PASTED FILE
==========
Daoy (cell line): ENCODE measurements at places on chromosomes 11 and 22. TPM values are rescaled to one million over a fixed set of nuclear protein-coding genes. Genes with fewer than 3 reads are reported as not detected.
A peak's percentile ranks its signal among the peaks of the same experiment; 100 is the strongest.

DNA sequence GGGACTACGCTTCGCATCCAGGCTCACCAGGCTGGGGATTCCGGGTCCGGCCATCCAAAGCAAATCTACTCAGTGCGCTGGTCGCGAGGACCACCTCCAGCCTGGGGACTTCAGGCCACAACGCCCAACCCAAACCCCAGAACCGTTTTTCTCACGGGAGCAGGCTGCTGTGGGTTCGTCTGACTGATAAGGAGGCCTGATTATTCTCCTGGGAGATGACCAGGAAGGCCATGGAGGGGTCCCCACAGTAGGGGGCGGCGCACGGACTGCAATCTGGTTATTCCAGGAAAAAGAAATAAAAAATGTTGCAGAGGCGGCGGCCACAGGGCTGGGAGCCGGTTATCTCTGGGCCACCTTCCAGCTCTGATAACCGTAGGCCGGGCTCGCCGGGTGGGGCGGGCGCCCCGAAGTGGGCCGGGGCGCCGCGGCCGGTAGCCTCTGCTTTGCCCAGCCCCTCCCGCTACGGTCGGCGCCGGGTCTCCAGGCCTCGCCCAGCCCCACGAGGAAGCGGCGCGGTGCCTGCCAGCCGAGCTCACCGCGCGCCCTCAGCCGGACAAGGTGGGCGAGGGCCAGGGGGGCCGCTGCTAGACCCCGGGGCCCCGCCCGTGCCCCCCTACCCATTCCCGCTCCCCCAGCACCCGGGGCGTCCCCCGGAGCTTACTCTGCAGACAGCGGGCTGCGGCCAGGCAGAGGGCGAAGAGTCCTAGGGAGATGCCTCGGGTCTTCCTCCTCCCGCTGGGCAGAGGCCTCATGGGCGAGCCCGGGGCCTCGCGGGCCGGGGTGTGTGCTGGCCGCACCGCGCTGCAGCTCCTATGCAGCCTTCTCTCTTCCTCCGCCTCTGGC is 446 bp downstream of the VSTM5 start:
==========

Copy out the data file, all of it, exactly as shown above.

Daoy (cell line): ENCODE measurements at places on chromosomes 11 and 22. TPM values are rescaled to one million over a fixed set of nuclear protein-coding genes. Genes with fewer than 3 reads are reported as not detected.
A peak's percentile ranks its signal among the peaks of the same experiment; 100 is the strongest.

DNA sequence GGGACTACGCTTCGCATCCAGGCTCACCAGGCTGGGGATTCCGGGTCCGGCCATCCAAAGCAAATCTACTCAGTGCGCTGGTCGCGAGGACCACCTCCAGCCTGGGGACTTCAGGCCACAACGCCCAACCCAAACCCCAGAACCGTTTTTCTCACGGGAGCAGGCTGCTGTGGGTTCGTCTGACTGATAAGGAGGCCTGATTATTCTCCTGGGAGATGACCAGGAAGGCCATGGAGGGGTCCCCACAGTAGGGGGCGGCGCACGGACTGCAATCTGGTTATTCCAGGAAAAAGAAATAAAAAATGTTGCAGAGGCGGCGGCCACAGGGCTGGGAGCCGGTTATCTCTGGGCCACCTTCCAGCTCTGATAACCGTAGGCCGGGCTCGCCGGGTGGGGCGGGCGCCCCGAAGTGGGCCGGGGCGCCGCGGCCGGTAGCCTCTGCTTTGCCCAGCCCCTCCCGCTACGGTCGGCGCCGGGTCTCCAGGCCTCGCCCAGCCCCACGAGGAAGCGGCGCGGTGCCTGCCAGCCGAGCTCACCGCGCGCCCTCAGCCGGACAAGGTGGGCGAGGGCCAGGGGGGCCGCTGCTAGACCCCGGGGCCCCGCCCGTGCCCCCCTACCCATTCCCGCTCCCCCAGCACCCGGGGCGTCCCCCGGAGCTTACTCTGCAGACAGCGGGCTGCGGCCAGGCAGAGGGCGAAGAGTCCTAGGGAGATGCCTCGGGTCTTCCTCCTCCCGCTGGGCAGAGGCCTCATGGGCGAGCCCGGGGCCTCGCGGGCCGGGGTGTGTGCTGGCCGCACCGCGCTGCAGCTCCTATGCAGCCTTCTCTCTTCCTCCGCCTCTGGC is 446 bp downstream of the VSTM5 start: